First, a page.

By Khaleesi Linares. Guitar Electric. Published at Thursday, August 09th, 2018 - 02:05:16 AM.
The best guitar cables will have a solid insulation using a material that wont allow this interference into the core of the cable. The job of your lead is to get the signal from your guitar to the amp without anything any contamination, so you need a material that conducts electricity very well. The high end and studio spec guitar cables will be made from oxygen free copper or silver, both of which are great conducting materials.
The third OEM tube is the European JJ ECC83 (ECC83 is the British name for a 12AX7; JJ's are made in the Slovak Republic). They are constructed with short, fat plates and a halo getter, like the Shuguangs, but they have only two spacers and a metal disk above the plates that is connected to the getter. You may see these sold as Groove Tubes ECC83's but the label doesn't matter; they are still JJ ECC83's. As for the sound, they have a more linear tone than the Sovteks or the Shuguangs, and a more prominent midrange. Personally, I think they sound best with Marshall or Vox amps that run EL34 or EL84 power tubes.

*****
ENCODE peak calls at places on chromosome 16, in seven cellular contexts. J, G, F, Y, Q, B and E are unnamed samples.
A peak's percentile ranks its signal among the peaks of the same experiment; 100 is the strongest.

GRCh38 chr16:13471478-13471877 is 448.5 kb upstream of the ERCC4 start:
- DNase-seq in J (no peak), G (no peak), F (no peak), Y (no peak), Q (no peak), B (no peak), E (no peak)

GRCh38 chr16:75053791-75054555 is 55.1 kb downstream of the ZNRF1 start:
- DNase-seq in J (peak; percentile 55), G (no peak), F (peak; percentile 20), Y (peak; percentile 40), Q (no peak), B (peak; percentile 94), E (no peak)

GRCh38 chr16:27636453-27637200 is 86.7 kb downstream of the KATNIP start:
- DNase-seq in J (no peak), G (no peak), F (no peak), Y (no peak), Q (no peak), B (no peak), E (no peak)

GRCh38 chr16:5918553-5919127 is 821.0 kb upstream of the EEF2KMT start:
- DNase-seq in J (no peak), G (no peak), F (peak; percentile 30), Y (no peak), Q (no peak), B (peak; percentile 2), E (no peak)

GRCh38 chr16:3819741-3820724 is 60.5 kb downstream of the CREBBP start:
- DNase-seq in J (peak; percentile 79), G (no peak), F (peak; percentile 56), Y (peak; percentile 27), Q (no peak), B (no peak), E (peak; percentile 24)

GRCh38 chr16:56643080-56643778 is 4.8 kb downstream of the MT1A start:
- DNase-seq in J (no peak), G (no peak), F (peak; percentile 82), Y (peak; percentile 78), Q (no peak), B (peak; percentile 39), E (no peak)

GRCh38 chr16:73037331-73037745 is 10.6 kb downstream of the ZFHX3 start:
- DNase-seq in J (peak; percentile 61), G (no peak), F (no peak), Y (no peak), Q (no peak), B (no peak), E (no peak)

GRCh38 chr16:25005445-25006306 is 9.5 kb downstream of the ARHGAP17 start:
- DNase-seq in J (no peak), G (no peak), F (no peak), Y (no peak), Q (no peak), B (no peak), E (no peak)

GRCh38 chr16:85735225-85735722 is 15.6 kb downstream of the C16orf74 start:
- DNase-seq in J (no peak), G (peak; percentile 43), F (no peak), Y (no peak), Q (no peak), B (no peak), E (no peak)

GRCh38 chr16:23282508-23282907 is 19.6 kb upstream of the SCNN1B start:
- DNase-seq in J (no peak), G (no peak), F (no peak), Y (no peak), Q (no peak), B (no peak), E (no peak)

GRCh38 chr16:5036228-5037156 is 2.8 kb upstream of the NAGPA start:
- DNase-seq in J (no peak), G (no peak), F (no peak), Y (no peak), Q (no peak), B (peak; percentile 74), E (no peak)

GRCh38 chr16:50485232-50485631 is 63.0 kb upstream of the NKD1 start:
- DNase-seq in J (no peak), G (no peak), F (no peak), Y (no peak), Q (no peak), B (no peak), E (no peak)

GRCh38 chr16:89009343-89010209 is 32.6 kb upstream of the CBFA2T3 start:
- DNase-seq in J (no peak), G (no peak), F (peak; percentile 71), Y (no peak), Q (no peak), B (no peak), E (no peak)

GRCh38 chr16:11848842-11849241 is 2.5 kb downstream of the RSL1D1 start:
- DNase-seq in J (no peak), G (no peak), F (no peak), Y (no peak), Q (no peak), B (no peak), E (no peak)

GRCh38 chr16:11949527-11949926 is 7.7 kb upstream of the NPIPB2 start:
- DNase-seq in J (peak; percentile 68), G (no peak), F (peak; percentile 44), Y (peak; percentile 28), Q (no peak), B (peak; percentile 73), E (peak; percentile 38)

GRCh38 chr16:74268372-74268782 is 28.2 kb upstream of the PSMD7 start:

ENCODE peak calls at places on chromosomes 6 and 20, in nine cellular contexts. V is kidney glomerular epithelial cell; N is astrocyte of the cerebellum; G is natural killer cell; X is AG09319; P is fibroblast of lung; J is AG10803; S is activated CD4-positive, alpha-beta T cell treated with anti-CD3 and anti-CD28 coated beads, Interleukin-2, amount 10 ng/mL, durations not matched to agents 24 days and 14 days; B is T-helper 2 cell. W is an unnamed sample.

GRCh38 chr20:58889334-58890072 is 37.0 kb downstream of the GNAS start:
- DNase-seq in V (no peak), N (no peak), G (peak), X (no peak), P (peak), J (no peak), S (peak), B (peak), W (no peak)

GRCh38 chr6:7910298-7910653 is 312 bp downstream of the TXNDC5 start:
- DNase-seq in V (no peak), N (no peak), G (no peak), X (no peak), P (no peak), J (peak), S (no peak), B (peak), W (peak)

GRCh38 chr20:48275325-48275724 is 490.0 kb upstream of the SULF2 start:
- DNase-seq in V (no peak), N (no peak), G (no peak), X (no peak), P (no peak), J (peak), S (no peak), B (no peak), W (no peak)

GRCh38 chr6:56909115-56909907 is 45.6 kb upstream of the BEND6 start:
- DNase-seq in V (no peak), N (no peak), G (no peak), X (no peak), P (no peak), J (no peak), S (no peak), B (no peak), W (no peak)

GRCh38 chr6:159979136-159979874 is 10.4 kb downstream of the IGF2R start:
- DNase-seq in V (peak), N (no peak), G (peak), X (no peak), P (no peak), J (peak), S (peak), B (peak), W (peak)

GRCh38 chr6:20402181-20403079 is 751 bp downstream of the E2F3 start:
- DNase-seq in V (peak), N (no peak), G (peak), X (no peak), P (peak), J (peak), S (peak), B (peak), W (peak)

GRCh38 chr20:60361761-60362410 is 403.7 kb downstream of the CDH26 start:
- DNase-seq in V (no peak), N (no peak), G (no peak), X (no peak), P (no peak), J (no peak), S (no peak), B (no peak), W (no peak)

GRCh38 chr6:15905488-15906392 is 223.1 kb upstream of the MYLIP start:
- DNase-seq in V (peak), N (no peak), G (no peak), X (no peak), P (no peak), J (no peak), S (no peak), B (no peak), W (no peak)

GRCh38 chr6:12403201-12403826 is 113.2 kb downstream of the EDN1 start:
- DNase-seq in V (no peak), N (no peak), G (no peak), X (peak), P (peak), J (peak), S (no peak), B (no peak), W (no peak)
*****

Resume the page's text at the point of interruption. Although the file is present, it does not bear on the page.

It's all about the combination and the way the components work together. If you put flatwounds on a Gibson and plug in to a Polytone, you'll see why so many jazzers love those amps. But if you try the same amp with a Stratocaster and a set of roundwounds, you'll wonder why anyone would ever buy a Polytone. An amp that sounds good with one guitar may sound terrible with another guitar. And the reason may have nothing to do with the amp. The pickups and strings on the guitar may just not be a good match for the components of the amp.
This effect is very sharp, with a distinct on-off sound. It is very different than trying to turn the volume knob quickly. You just won't get this effect that way. You need the help of the switch to get that sharp cut in and out of the sound. Eddie Van Halen was always cutting up and customizing guitars in the early Van Halen days (when this track was recorded). It's likely that he had only one pickup active at all: the bridge pickup. At the tail end of the guitar trick (at 1:42-1:43), he's switching the sound out very quickly. My guess is that he wired the "three way" pickup switch to be two-way. So he only had to flick the switch up one level rather than two to get the sound to completely cut out.
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